Think of subtext as to the left of the language and not underneath it. –Sarah Ruhl
Riffing off Ruhl, my posts on dramaturgy are not necessarily faithful descriptions of my process but rather views of certain aspects of it from just to the left of the experience.
After The Three Keys of Captain Hellfire opened my director, David Lee-Painter (DLP) asked if I would dramaturg his next project, This Random World by Steven Dietz in the fall. The idea of researching someone else’s play was vaguely terrifying. I knew nothing about how to do it. In the past, I would’ve fled. This time I said, “Yes.”
So it was that I began learning dramaturgy and researching This Random World—I mean The Clean House.
A few weeks after we’d spoke, DLP messaged me. In about sixty days he would be directing The Clean House. On a whim, I sent him some articles on Sarah Ruhl.
From DLP: Can you also dramaturg Clean House?
I was so new to dramaturgy that I didn’t know what I was making or what it was called. And now he wanted two whatchamacallits. I did it.
Research is an immersive process for me. Consequently, I’m voracious in collecting information, possessed with a desire for thoroughness and continually frustrated by the nagging thought that I have not seen everything on the subject at hand.
When I compiled history notes on 18th century pirates for the cohort producing my play, I quickly came to the heartbreaking realization that not everyone is interested in the pictureless, scholarly articles that I savor. Crazy, I know.
That was my first lesson in dramaturgy.
Compiling my research on the two upcoming productions would involve rendering what I found down to its essentials. I wanted to create something informative and readable.
The Clean House & This Random World are shows well-suited for dual research. I found them to be different parts of a whole. They would make for a crazy double-bill but that was not the goal this time.
Both plays engage in making the familiar seem strange, bumping the audience into a different level of awareness, if only for a moment. Typically when attending the theatre, I anticipate becoming immersed in the story presented on the stage. These scripts deal with topics that are so much a part of our lives that it is necessary to bump us to prevent complete immersion. With a subtle shift, we as viewers watch something well-known “as if for the first time (Jestrovic).” From that prospective we are able to look at it, think about it, and respond to it consciously.
Johann described Ruhl’s style as “visionary and fantastical. As though the playwright has a shamanic role of reaching into the void and bringing back visions that explain us to ourselves (Johann).” The Clean House’s world has characters eating apples on a balcony and being able to chuck the remains into Lane’s home at a distant location. The two places exist in the play’s physical world and yet overlap in some fashion that allows apples to span distance and time. And they become more than apples. These symbols of original sin clutter Lane’s clean house with the messiness of a lived existence.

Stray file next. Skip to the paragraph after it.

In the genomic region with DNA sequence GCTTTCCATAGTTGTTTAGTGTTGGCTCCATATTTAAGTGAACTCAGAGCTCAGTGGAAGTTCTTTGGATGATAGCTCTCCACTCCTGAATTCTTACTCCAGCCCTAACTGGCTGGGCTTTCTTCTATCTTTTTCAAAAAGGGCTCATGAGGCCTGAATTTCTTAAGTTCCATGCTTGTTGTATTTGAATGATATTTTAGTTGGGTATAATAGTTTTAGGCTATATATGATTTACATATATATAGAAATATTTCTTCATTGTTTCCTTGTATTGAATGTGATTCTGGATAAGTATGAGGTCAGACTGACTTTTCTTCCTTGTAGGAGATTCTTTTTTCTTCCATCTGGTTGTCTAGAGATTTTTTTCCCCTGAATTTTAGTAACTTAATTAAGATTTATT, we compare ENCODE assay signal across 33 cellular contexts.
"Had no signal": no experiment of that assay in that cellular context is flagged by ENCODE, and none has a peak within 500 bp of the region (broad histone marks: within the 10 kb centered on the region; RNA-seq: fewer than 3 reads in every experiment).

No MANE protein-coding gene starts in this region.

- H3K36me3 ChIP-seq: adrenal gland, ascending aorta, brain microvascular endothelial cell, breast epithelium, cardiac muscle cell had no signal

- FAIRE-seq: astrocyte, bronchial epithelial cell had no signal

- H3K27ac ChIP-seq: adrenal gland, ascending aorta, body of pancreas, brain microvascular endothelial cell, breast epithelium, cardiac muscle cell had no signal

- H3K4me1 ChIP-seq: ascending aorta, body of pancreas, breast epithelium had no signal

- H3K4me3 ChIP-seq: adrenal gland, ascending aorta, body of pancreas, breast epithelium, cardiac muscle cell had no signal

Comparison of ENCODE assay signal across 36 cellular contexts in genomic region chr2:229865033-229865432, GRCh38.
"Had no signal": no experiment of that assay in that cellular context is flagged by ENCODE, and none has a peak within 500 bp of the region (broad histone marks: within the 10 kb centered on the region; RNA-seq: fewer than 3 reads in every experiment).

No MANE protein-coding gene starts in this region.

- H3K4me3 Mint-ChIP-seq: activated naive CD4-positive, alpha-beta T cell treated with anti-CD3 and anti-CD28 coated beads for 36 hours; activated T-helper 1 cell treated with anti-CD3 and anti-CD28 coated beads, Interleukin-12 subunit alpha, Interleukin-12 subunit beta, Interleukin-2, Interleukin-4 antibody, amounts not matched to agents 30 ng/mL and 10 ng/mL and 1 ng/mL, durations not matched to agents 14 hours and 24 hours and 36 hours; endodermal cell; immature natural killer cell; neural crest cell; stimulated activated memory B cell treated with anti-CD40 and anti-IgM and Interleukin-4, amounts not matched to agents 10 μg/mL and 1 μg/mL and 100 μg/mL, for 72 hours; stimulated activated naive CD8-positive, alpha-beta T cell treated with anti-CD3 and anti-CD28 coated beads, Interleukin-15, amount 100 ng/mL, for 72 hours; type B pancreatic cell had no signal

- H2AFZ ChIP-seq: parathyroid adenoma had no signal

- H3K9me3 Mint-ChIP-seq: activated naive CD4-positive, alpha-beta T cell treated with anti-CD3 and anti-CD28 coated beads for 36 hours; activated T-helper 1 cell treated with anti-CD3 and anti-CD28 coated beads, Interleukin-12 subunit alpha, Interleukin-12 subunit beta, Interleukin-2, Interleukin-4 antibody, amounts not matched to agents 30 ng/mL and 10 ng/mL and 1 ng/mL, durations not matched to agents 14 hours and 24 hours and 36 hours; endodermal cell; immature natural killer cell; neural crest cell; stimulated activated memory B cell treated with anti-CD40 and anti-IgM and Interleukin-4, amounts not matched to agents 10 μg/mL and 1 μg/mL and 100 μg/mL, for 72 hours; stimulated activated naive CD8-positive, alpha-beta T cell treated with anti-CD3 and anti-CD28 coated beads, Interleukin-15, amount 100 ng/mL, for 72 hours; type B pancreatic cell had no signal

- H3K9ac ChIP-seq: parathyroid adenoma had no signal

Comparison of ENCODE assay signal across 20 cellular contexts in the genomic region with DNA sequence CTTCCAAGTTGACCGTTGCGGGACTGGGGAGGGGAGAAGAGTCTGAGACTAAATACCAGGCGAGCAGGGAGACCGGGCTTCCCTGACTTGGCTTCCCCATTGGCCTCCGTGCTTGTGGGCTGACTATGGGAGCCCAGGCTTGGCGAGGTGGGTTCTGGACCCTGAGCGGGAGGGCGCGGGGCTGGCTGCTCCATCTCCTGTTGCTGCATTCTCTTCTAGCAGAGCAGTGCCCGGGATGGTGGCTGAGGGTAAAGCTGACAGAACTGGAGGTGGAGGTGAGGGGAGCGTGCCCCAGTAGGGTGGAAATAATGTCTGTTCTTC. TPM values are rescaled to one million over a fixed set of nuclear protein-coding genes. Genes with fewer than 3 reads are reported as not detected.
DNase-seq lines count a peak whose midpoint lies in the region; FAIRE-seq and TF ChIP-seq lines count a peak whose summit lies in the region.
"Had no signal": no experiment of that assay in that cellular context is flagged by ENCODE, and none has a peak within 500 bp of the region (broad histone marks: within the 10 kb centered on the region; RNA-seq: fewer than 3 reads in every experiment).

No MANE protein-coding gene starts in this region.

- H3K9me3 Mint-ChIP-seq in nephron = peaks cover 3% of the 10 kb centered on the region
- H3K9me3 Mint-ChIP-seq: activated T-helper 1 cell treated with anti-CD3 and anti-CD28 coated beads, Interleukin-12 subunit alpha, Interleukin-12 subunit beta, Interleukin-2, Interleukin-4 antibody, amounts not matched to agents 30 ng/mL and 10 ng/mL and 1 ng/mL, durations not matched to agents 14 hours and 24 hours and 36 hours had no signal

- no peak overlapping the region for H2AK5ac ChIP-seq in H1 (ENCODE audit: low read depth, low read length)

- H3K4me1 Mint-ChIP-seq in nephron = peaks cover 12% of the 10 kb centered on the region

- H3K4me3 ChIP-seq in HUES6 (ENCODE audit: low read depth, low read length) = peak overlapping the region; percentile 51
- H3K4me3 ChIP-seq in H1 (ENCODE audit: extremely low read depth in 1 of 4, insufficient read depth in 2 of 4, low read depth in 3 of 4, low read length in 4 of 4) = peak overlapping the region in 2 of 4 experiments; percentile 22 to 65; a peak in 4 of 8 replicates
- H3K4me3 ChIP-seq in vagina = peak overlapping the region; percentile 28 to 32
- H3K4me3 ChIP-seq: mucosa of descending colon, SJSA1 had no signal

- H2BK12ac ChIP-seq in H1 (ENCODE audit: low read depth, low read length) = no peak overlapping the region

In This Random World, estrangement is the underlying architecture of Dietz’s story. He derailed the viewers’ expectation by having scenes happen offstage or not at all. “[Dietz says] ‘What if I subverted this? What if that was a list of scenes that cannot be in the play?’(Pender)”
A break-up is not shown to the audience but described by Claire after it has happened. Gary attempts to correct her narrative, but her story shapes what we understand happened. We are forced to rely on her interpretation of the event.
Dietz’s various characters are expected to meet and finally have a much anticipated encounter. They never do. Denying the audience this jars it into another view of the story and engenders a different response.
Both Dietz’s & Ruhl’s writing styles are different. I find Dietz’s to be more relaxed, easing me into the story and the ideas therein. His interviews read like casual conversations over coffee. His vision and process are apparent and relatable.
Ruhl crushes me with her philosophical background. The course I took in college made me feel like I was drowning as I struggled to understand the concepts presented and here I was once more. Drowning. It was a challenge to analyze her interviews and then apply them to her work, to understand the architecture she built. The Clean House was written crisply and sparingly. Sitting in the audience, I’m not aware of the architecture’s presence but studying the script, I see the overwhelming strength that structure gives to the entire work.
After studying and reflecting of the anatomy of their scripts, I reassembled them, stepped back, and looked at them holistically once more. Then I wrote up my findings. The Clean House packet was finalized and sent to DLP shortly before he left for rehearsals.
From DLP: GOLD – pure Gold. Is it possible to have this done for Dietz sooner rather than later so the team can ruminate on this GOLD earlier?
It’s a good thing I love digging for buried treasure.
#DLPAnotherFineMess #theatre #dramaturgy
Photo by Daniel Haley
Jestrovic, Silvija. Making the Familiar Strange in Theatre and Drama: From Russian Formalist Avant-Garde to Brecht, dissertation, University of Toronto, 2002.
Johann, Susan. “Sarah Ruhl,” Focus on Playwrights, Portraits and Interviews, University of South Carolina Press, 2016. https://www.jstor.org/stable/j.ctv6wgmrn.17
Pender, Rick. “Ensemble Theatre Is Growing, Thriving in OTR,” Cincinnati CityBeat, Oct. 9, 2017. https://www.citybeat.com/arts-culture/theater/media-gallery/20978565/ensemble-theatre-is-growing-thriving-in-otr
Ruhl, Sarah. 100 Essays I Don’t Have Time to Write: On Umbrellas and Sword Fights, Parades and Dogs, Fire Alarms, Children, and Theater, Farrar, Straus and Giroux, 2015.